Today, the U.S. House of Representatives passed the Bipartisan Budget Act of 2015. Broadly speaking, this agreement avoids a pending government default by raising the nation’s debt ceiling, and prevents relief from budgetary “sequester” spending limits that have constrained social service programs. The bill also provides temporary stability to the Social Security Disability Insurance fund.
On the Medicare front, this budget agreement would reduce an expected spike in the Medicare Part B deductible and premiums for 2016. The premium increase, expected to be over 50% for beneficiaries who do not already have premiums taken from their Social Security, will instead be about 15%. Similarly, the Part B deductible would increase approximately $20.00 rather than the previously projected $70.00 or more (note that these figures are approximate because the Centers for Medicare & Medicaid Services (CMS) has not yet released the final 2016 Medicare premium and cost-sharing amounts). The cost of limiting the increases will be paid for by a loan of general revenue from the Federal Treasury to the Part B Trust Fund. Medicare beneficiaries will pay back the loan over time from set increases to future premiums.
In short, the current budget agreement would keep 2016 Part B premiums for those who are not held harmless (as described below) – roughly 30% of the Medicare population – to approximately $120 per month. Similarly, the agreement would keep the 2016 Part B deductible for everyone to roughly $167 per year. Absent this Congressional action, these figures would be significantly higher.
On July 22, 2015, the Medicare and Social Security Trustees issued the 2015 Annual Report of the Boards of Trustees of the Federal Hospital Insurance Trust Fund and the Federal Supplementary Medical Insurance Trust Fund. The Trustees report projected a significant increase in Part B premiums for some, and a significant increase in the deductible for all.
In part due to increased Part B expenditures (see below), the monthly Part B premium (currently $104.90) was projected to increase to $159.30 in 2016 (a $54, or 52% increase) for approximately 30% of beneficiaries.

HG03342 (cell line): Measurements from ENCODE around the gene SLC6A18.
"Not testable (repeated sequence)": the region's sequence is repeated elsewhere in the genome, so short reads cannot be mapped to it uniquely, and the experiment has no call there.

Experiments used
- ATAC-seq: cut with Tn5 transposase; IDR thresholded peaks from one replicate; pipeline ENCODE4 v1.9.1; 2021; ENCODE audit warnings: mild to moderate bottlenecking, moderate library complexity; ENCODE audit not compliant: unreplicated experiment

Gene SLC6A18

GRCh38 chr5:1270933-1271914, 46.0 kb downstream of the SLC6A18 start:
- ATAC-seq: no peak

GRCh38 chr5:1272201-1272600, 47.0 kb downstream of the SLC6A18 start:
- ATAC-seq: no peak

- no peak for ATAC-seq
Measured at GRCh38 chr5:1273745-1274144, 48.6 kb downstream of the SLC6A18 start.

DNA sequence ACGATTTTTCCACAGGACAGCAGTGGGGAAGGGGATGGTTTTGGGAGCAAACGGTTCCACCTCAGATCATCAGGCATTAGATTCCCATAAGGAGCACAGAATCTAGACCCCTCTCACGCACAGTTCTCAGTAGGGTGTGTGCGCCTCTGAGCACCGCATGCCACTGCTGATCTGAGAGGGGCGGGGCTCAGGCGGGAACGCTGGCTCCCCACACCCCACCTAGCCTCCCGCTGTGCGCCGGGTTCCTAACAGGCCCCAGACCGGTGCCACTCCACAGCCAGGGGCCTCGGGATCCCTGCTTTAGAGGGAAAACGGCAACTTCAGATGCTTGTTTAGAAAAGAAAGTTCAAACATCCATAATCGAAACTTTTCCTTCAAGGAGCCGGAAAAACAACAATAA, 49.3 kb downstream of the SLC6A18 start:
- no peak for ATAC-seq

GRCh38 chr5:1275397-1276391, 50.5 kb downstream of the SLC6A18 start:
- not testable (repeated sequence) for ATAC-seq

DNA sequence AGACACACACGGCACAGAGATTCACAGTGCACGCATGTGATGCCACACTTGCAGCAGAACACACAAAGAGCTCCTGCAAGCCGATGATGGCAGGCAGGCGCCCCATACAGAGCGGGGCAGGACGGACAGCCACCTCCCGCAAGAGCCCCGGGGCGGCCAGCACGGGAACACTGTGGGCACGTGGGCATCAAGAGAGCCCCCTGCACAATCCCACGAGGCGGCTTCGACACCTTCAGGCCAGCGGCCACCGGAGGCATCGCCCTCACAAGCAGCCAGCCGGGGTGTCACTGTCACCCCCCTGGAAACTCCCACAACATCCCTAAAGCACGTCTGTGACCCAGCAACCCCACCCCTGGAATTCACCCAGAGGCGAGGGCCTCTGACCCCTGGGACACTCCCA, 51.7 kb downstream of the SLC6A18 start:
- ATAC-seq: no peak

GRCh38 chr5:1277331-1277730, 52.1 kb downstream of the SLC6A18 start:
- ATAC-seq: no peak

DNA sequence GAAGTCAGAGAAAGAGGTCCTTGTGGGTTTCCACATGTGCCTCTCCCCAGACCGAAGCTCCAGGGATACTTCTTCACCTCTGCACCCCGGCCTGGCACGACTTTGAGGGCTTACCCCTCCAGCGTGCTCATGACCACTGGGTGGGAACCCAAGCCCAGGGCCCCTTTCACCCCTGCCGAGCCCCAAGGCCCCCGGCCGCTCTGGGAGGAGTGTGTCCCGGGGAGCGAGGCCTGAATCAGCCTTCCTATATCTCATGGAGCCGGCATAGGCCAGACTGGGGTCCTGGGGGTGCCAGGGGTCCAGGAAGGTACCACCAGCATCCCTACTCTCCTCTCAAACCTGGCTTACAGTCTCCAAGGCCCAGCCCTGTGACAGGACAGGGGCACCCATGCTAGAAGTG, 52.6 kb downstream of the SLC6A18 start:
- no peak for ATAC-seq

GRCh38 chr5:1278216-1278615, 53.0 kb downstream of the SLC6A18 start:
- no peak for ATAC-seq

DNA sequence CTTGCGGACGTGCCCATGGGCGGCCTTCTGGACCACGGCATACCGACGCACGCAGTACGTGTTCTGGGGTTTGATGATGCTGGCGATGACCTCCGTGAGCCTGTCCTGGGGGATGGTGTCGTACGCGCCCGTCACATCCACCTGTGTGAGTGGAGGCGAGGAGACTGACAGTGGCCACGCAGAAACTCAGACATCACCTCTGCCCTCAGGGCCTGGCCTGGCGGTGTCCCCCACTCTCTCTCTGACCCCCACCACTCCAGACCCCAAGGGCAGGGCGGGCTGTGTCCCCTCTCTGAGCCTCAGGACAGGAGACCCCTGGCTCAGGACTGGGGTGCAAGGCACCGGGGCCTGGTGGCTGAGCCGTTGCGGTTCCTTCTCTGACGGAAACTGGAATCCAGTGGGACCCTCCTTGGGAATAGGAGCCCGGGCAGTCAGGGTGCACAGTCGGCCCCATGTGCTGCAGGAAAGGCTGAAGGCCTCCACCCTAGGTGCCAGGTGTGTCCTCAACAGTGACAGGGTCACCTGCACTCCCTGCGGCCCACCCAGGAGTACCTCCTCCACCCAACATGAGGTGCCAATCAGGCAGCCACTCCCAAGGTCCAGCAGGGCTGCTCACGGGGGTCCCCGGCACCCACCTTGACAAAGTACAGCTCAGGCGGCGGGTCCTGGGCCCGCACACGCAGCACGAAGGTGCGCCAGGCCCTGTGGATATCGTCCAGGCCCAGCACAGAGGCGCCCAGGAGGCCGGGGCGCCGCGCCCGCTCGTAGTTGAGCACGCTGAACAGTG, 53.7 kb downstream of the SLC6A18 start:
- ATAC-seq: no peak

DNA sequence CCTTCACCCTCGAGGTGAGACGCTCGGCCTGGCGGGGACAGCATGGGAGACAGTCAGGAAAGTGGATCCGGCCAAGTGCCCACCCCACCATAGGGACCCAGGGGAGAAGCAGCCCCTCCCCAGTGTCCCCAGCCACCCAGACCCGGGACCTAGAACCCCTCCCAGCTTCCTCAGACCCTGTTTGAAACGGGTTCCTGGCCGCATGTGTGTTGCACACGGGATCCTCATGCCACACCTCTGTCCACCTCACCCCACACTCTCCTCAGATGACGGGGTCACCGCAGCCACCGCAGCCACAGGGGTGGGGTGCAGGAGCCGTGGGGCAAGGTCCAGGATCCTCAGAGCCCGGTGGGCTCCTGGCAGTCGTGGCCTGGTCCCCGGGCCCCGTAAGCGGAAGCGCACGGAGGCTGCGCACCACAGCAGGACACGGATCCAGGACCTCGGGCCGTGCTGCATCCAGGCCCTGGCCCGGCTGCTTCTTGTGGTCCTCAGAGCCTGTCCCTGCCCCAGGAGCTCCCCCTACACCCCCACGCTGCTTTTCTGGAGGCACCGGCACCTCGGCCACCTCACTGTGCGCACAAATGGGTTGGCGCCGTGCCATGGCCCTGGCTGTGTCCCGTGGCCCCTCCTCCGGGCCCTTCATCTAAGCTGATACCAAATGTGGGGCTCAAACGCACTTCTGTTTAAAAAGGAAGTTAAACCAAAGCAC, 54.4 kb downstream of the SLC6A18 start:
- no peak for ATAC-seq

- The 30% of affected individuals are:
- Those who will be new Medicare enrollees in 2016;
- Those with income-related premiums (incomes higher than $85,000 for individuals);
- Those beneficiaries who pay their premiums directly instead of having it deducted from their Social Security checks (or those who don’t collect Social Security, such as certain government employees); and
- Individuals dually eligible for Medicare and Medicaid (these costs will be paid for by state Medicaid agencies rather than individuals).
Because Social Security announced that there will be no cost of living adjustment (COLA) to Social Security payments next year, the remaining 70% of beneficiaries will be protected by a “hold harmless” provision of the Medicare statute, meaning their premiums will stay at the same rate next year ($104.90). Because of this provision, higher increased costs would have been borne by the 30% of individuals described above, rather than a lower amount spread across the entire Medicare population.
Note that the Trustees Report also projected a drop in the premium amount for 2017, back down to $120.70 per month. (This is roughly what the premium increase would have been for everyone in 2016 if the hold harmless provision did not apply.)